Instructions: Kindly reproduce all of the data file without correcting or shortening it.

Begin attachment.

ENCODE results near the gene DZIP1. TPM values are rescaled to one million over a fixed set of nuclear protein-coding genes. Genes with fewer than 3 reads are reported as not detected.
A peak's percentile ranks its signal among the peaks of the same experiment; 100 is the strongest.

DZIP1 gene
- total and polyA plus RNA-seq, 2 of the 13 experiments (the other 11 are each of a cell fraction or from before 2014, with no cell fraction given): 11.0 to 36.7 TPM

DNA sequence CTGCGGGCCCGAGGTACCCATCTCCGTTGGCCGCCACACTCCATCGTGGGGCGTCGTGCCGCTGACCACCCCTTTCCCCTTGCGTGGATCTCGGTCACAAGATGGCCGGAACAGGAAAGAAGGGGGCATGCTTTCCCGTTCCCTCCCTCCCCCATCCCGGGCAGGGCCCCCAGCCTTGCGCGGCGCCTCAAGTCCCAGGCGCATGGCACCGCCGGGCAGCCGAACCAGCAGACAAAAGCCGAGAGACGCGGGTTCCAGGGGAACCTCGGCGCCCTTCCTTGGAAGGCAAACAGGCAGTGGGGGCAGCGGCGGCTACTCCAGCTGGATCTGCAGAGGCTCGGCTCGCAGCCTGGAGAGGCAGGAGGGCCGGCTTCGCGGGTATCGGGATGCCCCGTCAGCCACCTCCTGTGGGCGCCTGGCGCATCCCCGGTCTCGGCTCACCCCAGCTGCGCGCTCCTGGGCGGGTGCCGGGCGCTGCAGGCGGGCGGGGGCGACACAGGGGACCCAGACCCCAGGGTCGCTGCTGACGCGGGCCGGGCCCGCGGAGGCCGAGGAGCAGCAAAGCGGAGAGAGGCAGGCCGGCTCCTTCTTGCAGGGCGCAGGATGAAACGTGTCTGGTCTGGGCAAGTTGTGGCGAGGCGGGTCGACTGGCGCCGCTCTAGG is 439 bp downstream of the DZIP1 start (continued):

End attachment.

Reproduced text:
ENCODE results near the gene DZIP1. TPM values are rescaled to one million over a fixed set of nuclear protein-coding genes. Genes with fewer than 3 reads are reported as not detected.
A peak's percentile ranks its signal among the peaks of the same experiment; 100 is the strongest.

DZIP1 gene
- total and polyA plus RNA-seq, 2 of the 13 experiments (the other 11 are each of a cell fraction or from before 2014, with no cell fraction given): 11.0 to 36.7 TPM

DNA sequence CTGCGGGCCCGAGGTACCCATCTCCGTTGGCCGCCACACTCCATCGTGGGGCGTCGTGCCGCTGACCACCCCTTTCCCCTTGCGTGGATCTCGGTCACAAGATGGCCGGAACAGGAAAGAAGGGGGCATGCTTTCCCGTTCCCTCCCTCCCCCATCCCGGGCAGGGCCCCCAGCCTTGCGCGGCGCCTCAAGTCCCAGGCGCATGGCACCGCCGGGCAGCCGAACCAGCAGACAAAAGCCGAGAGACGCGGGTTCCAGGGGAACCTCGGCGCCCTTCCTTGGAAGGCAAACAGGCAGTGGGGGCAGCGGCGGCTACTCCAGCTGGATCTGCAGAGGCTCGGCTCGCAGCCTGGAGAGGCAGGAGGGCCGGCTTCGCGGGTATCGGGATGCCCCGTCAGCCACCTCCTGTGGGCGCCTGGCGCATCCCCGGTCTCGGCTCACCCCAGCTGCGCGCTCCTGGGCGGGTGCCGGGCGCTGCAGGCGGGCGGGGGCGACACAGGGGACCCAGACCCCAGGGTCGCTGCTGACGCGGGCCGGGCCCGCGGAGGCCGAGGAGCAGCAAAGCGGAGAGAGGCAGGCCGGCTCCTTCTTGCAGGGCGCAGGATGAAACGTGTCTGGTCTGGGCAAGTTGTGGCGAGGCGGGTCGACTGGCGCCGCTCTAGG is 439 bp downstream of the DZIP1 start (continued):